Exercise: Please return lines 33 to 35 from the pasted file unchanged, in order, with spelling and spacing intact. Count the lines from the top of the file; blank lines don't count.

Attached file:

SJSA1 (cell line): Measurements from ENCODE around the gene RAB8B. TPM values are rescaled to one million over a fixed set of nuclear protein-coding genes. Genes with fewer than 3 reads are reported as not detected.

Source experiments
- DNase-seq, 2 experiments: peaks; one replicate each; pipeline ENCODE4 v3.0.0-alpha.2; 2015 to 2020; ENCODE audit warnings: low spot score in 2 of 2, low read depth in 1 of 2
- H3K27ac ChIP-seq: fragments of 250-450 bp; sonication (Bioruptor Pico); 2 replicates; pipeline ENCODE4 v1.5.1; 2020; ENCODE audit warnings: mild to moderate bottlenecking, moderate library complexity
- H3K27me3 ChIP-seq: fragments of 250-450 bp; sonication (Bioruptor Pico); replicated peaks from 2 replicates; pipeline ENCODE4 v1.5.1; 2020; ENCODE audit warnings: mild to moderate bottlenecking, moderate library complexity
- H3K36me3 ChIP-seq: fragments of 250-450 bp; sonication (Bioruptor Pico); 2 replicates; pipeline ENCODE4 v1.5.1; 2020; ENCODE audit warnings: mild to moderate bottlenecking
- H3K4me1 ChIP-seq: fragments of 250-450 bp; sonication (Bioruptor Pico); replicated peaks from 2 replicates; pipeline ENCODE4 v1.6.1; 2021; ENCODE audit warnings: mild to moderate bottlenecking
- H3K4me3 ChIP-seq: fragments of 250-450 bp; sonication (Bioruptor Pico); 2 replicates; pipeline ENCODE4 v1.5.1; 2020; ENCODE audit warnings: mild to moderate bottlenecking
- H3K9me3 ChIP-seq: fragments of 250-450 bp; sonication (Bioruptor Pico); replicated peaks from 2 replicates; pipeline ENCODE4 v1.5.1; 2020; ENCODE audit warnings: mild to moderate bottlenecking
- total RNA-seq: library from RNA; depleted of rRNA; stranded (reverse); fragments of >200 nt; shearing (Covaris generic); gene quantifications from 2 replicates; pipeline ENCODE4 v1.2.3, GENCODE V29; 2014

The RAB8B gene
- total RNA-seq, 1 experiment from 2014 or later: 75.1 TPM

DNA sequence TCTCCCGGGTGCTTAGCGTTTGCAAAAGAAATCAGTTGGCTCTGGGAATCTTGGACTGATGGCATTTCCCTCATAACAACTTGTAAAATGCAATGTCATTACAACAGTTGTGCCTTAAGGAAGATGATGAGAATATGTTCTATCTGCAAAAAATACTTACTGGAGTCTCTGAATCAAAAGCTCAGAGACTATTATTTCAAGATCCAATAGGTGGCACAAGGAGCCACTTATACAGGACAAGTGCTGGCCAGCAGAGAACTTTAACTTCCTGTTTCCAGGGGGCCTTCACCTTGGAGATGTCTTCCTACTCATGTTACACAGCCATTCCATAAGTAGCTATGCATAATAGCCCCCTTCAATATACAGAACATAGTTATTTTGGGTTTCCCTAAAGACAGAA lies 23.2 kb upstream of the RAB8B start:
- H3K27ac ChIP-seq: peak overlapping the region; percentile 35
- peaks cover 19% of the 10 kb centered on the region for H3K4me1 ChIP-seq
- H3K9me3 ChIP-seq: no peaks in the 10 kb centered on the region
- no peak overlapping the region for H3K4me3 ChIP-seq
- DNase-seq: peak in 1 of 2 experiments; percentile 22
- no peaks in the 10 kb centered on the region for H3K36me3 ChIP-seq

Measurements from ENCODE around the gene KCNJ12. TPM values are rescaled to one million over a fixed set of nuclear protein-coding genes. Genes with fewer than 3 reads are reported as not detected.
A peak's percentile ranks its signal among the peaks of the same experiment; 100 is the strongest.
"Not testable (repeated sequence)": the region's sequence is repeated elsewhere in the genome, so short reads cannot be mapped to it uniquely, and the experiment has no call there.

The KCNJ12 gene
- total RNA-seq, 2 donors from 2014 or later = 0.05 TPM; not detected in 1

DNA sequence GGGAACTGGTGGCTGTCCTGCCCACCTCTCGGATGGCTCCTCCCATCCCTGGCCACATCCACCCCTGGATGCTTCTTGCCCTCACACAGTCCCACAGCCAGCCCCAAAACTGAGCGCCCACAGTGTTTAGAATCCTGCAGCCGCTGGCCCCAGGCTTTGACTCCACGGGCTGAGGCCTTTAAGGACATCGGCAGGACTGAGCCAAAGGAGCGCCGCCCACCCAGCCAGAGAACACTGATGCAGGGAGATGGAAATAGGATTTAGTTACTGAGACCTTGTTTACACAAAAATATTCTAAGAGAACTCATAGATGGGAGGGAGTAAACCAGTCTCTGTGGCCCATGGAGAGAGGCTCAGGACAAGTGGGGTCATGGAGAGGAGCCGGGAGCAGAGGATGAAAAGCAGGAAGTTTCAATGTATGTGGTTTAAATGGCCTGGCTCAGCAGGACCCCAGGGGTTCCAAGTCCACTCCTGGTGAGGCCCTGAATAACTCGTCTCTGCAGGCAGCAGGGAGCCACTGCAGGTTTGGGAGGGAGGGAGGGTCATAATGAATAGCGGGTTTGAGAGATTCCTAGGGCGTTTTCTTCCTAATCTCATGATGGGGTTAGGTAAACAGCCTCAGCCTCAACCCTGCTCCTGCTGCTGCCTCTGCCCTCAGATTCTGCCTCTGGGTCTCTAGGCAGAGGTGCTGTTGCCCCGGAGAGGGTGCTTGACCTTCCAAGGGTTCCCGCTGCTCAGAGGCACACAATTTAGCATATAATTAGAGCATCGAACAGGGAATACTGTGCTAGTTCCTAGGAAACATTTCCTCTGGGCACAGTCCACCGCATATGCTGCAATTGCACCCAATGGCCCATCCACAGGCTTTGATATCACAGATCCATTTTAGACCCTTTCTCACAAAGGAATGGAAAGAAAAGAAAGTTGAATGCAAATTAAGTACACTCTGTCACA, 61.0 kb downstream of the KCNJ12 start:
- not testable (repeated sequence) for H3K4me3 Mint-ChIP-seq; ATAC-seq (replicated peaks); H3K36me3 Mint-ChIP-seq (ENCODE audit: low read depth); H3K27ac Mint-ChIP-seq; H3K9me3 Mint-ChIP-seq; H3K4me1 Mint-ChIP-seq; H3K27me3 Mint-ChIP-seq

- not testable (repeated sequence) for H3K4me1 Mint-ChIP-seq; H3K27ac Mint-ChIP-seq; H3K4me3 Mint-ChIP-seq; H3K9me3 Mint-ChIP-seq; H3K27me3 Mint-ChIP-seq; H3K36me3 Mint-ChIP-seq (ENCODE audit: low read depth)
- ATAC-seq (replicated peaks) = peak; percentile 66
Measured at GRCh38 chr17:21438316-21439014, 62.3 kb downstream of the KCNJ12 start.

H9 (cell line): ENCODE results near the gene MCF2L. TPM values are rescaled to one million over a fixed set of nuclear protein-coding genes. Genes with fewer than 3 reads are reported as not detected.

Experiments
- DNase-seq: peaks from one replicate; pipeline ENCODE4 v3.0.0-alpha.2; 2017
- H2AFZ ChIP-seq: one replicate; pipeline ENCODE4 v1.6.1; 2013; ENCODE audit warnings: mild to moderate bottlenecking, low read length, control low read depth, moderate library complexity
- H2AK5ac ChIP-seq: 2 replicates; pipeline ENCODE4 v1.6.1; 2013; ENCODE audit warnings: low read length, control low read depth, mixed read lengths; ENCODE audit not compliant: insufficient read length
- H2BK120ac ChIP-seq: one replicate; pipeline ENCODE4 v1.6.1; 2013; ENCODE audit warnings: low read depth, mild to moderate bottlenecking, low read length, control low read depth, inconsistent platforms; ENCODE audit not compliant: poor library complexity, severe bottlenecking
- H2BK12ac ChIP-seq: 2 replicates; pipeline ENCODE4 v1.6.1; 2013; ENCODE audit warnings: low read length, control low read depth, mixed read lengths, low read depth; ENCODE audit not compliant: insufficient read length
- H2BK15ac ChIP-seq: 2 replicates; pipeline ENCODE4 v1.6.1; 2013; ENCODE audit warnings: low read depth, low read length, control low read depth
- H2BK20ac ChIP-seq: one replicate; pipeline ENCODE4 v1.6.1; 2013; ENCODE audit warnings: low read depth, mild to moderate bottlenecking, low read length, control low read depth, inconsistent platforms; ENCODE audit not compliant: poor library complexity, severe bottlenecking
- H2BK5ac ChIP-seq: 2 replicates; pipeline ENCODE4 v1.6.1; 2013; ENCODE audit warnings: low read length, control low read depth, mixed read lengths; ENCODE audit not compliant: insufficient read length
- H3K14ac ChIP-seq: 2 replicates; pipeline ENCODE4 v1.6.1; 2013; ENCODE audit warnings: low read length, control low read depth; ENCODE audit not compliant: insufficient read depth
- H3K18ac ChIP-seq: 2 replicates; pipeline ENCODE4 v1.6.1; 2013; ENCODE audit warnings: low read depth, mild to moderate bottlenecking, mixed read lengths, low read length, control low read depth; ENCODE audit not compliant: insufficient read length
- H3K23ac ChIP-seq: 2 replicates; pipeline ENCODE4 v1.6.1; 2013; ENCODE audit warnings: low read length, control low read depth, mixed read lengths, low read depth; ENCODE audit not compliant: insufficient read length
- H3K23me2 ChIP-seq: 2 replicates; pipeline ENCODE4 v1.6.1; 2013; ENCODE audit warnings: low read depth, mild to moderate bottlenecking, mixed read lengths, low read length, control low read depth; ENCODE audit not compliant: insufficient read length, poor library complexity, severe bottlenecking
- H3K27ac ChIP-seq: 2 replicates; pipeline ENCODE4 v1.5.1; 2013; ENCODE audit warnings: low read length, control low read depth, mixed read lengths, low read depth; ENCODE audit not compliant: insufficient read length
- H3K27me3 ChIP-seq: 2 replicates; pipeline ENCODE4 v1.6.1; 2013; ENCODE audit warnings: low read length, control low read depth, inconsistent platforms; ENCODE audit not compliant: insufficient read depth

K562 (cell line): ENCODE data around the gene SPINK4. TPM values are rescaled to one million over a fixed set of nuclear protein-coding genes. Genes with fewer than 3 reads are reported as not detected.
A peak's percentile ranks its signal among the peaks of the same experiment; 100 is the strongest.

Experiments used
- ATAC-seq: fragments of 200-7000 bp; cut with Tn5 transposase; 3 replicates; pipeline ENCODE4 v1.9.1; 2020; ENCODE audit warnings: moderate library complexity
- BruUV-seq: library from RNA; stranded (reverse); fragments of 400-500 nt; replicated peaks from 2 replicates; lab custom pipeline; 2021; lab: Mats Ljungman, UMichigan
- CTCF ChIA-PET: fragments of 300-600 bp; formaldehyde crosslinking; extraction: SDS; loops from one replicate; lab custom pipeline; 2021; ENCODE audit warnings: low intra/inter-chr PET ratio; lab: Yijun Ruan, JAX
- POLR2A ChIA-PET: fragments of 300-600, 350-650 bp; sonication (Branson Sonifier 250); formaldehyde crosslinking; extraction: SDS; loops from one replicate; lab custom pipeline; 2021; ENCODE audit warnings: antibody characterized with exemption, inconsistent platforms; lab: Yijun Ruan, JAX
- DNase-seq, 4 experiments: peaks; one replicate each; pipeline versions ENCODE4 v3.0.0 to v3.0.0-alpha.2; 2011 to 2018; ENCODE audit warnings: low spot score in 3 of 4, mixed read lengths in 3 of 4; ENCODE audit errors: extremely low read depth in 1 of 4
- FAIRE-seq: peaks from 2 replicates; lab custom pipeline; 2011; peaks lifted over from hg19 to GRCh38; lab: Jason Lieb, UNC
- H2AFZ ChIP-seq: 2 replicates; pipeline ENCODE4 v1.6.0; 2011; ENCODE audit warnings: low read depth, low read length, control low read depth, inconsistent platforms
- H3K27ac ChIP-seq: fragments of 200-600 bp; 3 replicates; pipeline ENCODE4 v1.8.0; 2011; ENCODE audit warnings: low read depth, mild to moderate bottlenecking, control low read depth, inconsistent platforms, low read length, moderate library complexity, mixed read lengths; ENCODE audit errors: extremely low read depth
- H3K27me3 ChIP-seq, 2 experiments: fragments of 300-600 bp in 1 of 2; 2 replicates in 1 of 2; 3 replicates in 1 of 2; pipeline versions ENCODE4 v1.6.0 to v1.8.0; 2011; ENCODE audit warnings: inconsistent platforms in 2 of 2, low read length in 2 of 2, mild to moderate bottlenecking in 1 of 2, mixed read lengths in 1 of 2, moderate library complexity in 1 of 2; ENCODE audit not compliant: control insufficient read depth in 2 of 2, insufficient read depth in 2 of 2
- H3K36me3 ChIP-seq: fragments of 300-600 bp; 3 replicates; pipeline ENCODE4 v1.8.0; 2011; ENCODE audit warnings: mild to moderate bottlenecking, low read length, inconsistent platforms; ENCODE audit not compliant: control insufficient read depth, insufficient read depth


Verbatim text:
- H2AFZ ChIP-seq: one replicate; pipeline ENCODE4 v1.6.1; 2013; ENCODE audit warnings: mild to moderate bottlenecking, low read length, control low read depth, moderate library complexity
- H2AK5ac ChIP-seq: 2 replicates; pipeline ENCODE4 v1.6.1; 2013; ENCODE audit warnings: low read length, control low read depth, mixed read lengths; ENCODE audit not compliant: insufficient read length
- H2BK120ac ChIP-seq: one replicate; pipeline ENCODE4 v1.6.1; 2013; ENCODE audit warnings: low read depth, mild to moderate bottlenecking, low read length, control low read depth, inconsistent platforms; ENCODE audit not compliant: poor library complexity, severe bottlenecking